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The Five Elements of Healthy Vendor Relationship (plus a bonus!)

I recently moderated a keynote presentation at ACGI’s Knowledge Days in Baltimore. The session, entitled “How to Keep a Healthy Marriage with Your Technology Vendor,” covered the five elements that I believe constitute a good marriage, and will serve you well in relationships with your technology vendors. Those five elements are:

  • You have the other party’s best interest in mind
  • Honesty, openness, and transparency
  • You’re more successful together than apart
  • You have a willingness to forgive
  • Always keep a sense of humor

I wrote more about this here.

After the session, Jimmy Steiner from the American Society of International Law, pointed out to me that I should add one more bullet point to the list: “Your last girlfriend always seems better than she really was.”

I think Jimmy makes a great point. Too often when associations switch systems, staff who had experience with the last system will point out all the ways the last system was “better” than the new one. And very often, certain elements of the last system may actually work better than the new system. But what’s important to keep in mind is all of the other things the last system lacked that the new system fixes.

So remember, along with all the points above, more often than not, your last relationship wasn’t as good as you remember it to be!

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Testimonials

“Wes was able to come in and offer tangible, relevant advice that made us more productive immediately. I value his understanding of databases but more so, his understanding of how nonprofits work. There was no lost time educating him about how membership organizations are “different.” Wes recommended changes in processes as well as tips and tricks that were easy to implement made an immediate positive impact.”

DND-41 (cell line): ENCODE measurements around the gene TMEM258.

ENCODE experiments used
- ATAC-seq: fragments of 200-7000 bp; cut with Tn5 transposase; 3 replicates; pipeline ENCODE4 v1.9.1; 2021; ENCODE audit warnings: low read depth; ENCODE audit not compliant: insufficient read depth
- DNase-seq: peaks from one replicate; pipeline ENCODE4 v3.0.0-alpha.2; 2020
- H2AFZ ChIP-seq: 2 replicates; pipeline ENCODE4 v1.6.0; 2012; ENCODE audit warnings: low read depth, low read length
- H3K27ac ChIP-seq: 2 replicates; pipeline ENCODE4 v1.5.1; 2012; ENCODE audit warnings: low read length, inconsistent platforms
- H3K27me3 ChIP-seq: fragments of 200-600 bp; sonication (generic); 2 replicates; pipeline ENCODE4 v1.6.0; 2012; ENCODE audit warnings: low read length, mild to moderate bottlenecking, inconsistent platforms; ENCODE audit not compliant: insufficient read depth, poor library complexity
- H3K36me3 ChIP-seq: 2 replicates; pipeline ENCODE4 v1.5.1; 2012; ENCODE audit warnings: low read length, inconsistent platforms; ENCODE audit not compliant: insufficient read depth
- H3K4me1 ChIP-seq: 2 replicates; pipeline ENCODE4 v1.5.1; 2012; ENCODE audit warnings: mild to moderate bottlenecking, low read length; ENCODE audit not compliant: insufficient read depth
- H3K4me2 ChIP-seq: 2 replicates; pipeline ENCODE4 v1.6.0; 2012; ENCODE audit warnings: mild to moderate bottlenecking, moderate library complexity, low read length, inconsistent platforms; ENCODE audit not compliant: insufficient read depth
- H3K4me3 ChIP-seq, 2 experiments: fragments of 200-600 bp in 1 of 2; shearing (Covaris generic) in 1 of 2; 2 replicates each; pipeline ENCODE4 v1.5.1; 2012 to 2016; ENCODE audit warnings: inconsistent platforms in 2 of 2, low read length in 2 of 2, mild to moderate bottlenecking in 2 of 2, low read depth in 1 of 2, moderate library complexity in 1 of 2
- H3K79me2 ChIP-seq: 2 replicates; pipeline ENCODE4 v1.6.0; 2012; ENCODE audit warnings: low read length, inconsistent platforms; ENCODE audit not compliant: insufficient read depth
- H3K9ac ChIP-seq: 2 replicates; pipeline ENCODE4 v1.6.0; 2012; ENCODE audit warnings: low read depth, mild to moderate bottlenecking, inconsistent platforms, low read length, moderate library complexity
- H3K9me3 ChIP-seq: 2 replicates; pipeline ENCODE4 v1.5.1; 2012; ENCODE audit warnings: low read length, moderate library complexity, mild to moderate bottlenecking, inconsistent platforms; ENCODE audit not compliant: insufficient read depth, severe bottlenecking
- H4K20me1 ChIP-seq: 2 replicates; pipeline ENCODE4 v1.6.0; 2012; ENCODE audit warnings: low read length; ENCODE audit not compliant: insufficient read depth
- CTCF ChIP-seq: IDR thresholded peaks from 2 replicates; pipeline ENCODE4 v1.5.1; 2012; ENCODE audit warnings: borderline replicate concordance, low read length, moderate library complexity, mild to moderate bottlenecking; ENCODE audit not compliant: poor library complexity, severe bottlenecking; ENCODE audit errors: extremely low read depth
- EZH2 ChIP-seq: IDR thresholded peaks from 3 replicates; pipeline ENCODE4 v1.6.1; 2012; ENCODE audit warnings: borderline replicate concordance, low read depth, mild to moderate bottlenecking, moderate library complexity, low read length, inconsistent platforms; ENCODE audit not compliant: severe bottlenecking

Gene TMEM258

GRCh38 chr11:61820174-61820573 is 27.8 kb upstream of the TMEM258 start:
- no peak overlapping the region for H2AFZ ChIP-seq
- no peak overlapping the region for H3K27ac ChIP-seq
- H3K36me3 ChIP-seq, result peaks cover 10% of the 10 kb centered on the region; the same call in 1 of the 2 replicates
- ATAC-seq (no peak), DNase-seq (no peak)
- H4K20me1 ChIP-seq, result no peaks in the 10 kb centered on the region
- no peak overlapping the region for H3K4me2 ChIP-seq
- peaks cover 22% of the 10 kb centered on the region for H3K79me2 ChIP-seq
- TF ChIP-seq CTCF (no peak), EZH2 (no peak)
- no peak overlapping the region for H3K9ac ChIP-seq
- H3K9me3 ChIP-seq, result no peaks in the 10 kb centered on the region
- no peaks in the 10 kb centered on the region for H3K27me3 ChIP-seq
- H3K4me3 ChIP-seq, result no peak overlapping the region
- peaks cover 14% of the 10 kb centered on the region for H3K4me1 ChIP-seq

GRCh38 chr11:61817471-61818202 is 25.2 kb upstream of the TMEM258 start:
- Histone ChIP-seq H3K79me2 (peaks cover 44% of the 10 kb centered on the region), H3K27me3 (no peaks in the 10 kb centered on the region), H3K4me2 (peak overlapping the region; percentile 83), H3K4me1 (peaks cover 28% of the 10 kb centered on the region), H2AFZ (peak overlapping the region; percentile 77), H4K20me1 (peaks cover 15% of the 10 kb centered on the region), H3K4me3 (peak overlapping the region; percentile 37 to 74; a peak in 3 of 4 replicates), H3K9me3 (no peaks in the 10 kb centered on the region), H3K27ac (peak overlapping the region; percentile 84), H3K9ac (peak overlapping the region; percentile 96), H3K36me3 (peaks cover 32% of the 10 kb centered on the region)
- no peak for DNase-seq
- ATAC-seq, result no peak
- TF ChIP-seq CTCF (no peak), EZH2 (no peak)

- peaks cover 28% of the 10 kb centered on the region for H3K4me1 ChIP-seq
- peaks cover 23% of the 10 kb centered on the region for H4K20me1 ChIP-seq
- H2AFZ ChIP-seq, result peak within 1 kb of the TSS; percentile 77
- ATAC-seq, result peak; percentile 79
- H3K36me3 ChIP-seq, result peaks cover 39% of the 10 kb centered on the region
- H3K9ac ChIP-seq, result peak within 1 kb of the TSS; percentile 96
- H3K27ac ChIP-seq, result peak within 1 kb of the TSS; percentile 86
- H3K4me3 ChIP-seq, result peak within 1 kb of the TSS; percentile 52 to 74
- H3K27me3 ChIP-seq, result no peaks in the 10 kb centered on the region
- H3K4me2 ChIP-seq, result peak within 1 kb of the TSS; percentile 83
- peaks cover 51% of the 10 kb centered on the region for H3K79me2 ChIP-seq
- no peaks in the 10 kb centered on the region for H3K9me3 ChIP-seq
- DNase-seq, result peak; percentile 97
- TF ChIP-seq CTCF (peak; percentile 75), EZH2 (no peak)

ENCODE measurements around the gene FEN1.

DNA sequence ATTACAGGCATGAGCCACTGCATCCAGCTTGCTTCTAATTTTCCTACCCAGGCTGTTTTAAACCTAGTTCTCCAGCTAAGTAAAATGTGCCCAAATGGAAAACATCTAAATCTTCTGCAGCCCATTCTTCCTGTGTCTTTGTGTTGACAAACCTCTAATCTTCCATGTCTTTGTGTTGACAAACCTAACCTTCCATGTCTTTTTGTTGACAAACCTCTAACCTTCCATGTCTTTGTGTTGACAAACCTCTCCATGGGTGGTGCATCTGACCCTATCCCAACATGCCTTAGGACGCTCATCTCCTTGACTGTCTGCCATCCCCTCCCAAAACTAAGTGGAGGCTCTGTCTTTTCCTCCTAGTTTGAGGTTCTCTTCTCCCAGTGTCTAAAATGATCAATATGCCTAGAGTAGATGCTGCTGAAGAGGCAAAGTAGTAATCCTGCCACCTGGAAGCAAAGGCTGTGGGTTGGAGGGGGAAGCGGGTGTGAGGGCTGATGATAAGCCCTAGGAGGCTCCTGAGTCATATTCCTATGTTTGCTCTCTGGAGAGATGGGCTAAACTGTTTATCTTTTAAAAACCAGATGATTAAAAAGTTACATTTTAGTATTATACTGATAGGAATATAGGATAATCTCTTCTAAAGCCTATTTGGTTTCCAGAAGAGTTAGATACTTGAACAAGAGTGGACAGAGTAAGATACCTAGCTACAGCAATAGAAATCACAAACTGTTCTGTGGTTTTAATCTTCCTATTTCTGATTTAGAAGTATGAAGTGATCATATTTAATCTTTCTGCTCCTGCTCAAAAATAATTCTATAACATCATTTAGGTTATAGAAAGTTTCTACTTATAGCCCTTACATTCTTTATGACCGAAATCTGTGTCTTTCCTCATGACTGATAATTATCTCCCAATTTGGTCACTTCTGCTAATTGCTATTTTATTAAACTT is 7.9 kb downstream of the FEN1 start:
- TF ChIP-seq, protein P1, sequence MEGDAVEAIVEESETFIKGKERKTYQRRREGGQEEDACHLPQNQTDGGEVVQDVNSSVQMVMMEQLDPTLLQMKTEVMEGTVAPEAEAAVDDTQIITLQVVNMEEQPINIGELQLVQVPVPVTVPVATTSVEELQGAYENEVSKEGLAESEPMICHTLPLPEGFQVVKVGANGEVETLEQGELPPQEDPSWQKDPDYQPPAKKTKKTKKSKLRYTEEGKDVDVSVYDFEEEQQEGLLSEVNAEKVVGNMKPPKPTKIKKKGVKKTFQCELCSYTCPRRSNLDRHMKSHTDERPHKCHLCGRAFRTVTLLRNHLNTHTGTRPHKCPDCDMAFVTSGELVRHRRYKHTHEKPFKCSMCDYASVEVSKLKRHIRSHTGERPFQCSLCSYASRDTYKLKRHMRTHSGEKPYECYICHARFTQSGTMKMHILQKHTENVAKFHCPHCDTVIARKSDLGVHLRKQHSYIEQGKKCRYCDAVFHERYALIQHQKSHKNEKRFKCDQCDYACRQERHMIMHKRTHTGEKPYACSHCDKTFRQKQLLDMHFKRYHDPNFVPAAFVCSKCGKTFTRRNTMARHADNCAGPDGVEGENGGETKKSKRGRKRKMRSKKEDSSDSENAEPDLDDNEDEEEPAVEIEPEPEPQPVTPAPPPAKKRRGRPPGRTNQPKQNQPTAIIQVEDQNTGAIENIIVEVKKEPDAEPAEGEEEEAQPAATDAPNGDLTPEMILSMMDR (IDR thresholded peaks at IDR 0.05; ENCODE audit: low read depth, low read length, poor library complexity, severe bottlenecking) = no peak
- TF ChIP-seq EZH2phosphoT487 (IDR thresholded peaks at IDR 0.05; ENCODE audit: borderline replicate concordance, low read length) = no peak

Mary Pat Paris, Executive Director
International Registration Plan

“We came to Wes because we were very frustrated with our existing AMS and we wanted to improve our capabilities as soon as practicable. Wes very quickly helped us through a process of identifying our needs, identifying potential vendors, and selecting a new system that we’ll be able to move into very quickly. I especially appreciated Wes’s candor about our processes as well as the systems we were looking at. He was a great resource to have in a period of high anxiety for our organization. I would highly recommend Wes for any similar project.”

Jack Chiasson, CMP Executive Director
National Association of Life Brokerage Agencies

“Wes was able to come in and offer tangible, relevant advice that made us more productive immediately. I value his understanding of databases but more so, his understanding of how nonprofits work. There was no lost time educating him about how membership organizations are “different.” Wes recommended changes in processes as well as tips and tricks that were easy to implement made an immediate positive impact.”

Mary Pat Paris, Executive Director
International Registration Plan

Mary Pat Paris
International Registration Plan

“This is the second database implementation we’ve done since I have been at Western Arts Alliance (WAA). The first I did on my own. This time we engaged Wes Trochlil as our database planning consultant. Let me tell you, this process is a whole lot easier having Wes on your team! For a small association like WAA, it’s tempting for board and EDs to question the justification and expense of a database planning consultant. But it’s the small associations that need Effective Database Management the most. Wes strengthened our planning process, clarified our needs requirements, helped us steer around solutions that couldn’t meet our objectives, and saved us money in the long haul.”

Tim Wilson, Executive Director
Western Arts Alliance

Tim Wilson
Western Arts Alliance
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